California’s Permanent Cannabis Rules Released
On July 13, three state agencies, the Bureau of Cannabis Control, the Department of Public Health, Manufactured Cannabis Safety Branch and Department of Food and Agriculture, CalCannabis Cultivation Licensing released proposed permanent rules on cannabis businesses under the Medicinal and Adult-Use Cannabis Regulation and Safety Act. The rules will eventually govern how cannabis is regulated in California. “The emergency rulemaking process provided an opportunity to evaluate how the rules were working for businesses throughout the supply chain,” Bureau of Cannabis Control Chief Lori Ajax said in a statement. “The regulations we now propose include changes that make it easier for businesses to operate and strengthen public health and safety policies.” Officials also reminded cannabis business owners that no additional temporary licenses will be available after Dec. 31, and no additional 90-day extensions will be granted after Jan. 1, 2019.
Antioch Approves Retail Cannabis Stores
Antioch City Council voted 3-2 in favor of Ordinance No. 2143-C-S on June 26 to allow for two retail cannabis storefront locations, as well as manufacturing and testing facilities. It modifies zones in Antioch’s zoning map, allowing cannabis businesses in industrial areas of town. A 600-foot buffer applies around schools, parks and homes. “Thanks to medical marijuana I’m not getting hooked on it,” Antioch resident Burt Weinstein said at the meeting, referring to how cannabis helps his arthritis and now he doesn’t need opioids. Mayor Sean Wright and Councilmember Lori Ogorchock opposed the bill. Councilmember Tony Tiscareno, however noted that the majority of Antioch voters approved Prop. 64 back in 2016. Critics of the ordinance cited figures that indicate a rise in criminal activity in other areas that allow cannabis business such as San Francisco. The ordinance took effect on July 26.
Retail Sales of Cannabis to Begin in Longmont
On July 2, the Longmont Marijuana Authority announced the names of four businesses whose applications were approved to operate cannabis dispensaries in the city of Longmont. On Oct. 10, 2017, the Longmont City Council ruled to approve retail cannabis sales. Interested business owners submitted their applications by Nov. 29 and the Longmont City Council made a decision on March 29, 2018 of Public Health and Environment and resulted in a lengthy, but reliable process. “Although the licensing process set up by the city was time-consuming and challenging, in the end it produced four highly qualified businesses,” said Rigo Leal, public information officer for the city of Longmont. “It was a worthwhile process from the city’s perspective, and from the applicant’s perspective too. They all agreed that the high standards demanded by the city were well worth the effort. That bodes well for the future of these businesses in Longmont.” The Green Solution, Medicine Man, Terrapin Care Station and Yuma Way were given 60 days to accept or deny their approvals.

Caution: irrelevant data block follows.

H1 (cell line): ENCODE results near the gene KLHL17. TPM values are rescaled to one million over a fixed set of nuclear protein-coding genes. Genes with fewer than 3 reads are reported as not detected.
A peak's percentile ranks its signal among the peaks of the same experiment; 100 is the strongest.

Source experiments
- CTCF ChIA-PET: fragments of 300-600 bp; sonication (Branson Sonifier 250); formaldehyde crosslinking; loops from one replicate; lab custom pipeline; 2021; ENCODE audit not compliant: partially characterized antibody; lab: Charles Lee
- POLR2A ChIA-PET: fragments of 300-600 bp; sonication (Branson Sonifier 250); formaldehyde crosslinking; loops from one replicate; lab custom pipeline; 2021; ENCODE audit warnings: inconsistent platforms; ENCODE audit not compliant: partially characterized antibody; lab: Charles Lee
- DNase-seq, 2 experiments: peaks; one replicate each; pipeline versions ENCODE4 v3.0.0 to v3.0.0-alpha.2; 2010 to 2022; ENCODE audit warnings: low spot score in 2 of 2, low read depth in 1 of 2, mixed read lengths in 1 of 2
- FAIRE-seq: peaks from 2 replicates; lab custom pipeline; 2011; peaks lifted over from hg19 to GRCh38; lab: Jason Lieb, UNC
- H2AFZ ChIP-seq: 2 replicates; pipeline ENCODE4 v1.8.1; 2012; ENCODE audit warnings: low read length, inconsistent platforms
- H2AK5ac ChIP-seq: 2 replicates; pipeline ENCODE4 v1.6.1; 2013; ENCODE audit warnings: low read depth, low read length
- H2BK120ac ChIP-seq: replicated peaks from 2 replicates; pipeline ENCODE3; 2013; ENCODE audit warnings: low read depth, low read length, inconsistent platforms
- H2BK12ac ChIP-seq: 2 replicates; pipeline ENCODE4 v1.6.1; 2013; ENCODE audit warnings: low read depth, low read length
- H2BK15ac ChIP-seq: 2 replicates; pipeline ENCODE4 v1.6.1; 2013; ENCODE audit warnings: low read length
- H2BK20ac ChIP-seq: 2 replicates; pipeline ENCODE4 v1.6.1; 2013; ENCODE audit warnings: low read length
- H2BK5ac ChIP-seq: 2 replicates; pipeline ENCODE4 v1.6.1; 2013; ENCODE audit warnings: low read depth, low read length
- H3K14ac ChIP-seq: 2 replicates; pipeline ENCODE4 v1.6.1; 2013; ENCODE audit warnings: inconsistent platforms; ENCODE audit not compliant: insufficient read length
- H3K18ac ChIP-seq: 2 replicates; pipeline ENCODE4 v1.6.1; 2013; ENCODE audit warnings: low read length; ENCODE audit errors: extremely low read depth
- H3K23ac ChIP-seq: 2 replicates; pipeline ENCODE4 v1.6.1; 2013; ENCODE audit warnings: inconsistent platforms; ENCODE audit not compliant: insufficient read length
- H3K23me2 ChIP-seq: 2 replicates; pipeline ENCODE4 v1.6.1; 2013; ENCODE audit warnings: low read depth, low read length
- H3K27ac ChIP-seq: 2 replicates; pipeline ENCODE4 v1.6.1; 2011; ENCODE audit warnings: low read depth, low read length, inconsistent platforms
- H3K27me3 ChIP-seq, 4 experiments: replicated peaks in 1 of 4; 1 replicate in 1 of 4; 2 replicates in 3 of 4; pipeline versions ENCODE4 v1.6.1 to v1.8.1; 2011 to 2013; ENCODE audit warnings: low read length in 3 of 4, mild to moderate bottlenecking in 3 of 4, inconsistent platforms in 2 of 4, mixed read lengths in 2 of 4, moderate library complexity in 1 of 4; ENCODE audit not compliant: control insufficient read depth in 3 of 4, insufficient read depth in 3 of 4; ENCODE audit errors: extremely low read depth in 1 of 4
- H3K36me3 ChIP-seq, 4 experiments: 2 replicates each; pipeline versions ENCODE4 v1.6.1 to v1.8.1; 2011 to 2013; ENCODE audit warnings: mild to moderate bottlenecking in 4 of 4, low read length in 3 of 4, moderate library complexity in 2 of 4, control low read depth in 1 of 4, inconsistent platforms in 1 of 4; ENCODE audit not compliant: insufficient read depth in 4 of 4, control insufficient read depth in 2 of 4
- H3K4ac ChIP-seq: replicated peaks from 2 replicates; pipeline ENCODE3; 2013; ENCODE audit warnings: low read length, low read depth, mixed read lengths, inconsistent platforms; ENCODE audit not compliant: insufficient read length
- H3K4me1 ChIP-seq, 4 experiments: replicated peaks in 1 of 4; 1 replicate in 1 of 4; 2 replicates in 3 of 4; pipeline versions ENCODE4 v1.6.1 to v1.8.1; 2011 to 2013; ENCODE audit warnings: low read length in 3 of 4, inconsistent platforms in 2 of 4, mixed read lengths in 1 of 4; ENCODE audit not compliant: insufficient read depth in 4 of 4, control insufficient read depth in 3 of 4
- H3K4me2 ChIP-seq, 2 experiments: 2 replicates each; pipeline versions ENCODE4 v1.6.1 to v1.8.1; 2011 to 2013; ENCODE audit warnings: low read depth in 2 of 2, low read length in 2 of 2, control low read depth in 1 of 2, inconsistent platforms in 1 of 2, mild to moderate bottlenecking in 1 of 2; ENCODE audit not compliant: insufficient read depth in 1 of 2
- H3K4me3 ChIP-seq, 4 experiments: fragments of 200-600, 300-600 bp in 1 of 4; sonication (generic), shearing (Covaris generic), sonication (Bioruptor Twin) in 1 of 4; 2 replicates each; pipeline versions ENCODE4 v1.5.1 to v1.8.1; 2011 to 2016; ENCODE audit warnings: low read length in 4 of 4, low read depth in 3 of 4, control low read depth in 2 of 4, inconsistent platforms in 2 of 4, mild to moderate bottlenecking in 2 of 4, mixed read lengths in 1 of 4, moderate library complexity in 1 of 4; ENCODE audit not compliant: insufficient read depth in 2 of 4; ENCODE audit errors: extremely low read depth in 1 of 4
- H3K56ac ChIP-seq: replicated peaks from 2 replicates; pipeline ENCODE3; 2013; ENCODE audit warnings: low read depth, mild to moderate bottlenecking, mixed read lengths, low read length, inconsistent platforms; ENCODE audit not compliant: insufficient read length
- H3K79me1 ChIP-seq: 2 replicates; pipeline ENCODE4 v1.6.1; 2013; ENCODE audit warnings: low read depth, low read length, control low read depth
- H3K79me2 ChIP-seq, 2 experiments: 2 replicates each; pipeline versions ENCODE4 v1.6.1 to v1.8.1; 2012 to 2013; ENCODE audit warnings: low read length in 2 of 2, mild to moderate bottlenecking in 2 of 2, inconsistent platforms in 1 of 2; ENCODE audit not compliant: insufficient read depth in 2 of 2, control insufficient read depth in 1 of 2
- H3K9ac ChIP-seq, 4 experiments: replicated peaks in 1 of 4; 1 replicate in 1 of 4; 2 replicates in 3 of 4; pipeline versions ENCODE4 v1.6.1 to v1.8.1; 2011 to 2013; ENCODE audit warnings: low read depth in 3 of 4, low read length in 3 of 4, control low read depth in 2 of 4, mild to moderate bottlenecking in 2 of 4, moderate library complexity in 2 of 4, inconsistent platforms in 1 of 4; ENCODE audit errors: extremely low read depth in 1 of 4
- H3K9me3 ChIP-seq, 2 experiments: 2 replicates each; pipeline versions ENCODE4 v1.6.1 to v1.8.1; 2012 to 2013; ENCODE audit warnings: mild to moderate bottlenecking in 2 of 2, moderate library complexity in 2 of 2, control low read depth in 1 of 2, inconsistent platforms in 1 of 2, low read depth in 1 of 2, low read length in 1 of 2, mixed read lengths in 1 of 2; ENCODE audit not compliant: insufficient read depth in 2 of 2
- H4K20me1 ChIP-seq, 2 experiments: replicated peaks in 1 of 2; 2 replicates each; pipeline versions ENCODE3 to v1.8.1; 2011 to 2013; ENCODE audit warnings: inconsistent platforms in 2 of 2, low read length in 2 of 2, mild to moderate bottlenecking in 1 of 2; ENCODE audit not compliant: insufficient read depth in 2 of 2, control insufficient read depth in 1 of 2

State Welcomes New Director of Marijuana Coordination
Gov. John Hickenlooper announced on July 5 that Dominique Mendiola is the new Director of Marijuana Coordination. Mendiola has replaced Mark Bolton. Mendiola has vast experience in cannabis regulation and policy, serving as the Deputy Director of the Colorado Department of Revenue’s Marijuana Enforcement Division since 2014. Gov. Hickenlooper welcomed Mendiola to the team in a press release. “We are excited to welcome Dominque to the team. I look forward to her guidance as new issues emerge that require our attention,” Gov. Hickenlooper stated. Mendiola is clear in her priorities, which she graciously shared with CULTURE. One of her goals is to ensure Colorado maintains the most effective approach to cannabis regulation. “With Colorado being the first in the nation to regulate adult-use marijuana, coordination is key to ensuring we maintain an effective approach to regulation. In this role, there’s opportunity to enhance and expand on our national and international coordination,” she said. “Working closely with other states and countries allows us to identify best practices (e.g. packaging, labeling, and testing), learn from the experience of others, and proactively get ahead of issues others may be facing.” Mendiola also plans to continue strengthening the legal cannabis market in order to continue the displacement of the black market.
Chalice California Sues Bureau of Cannabis Control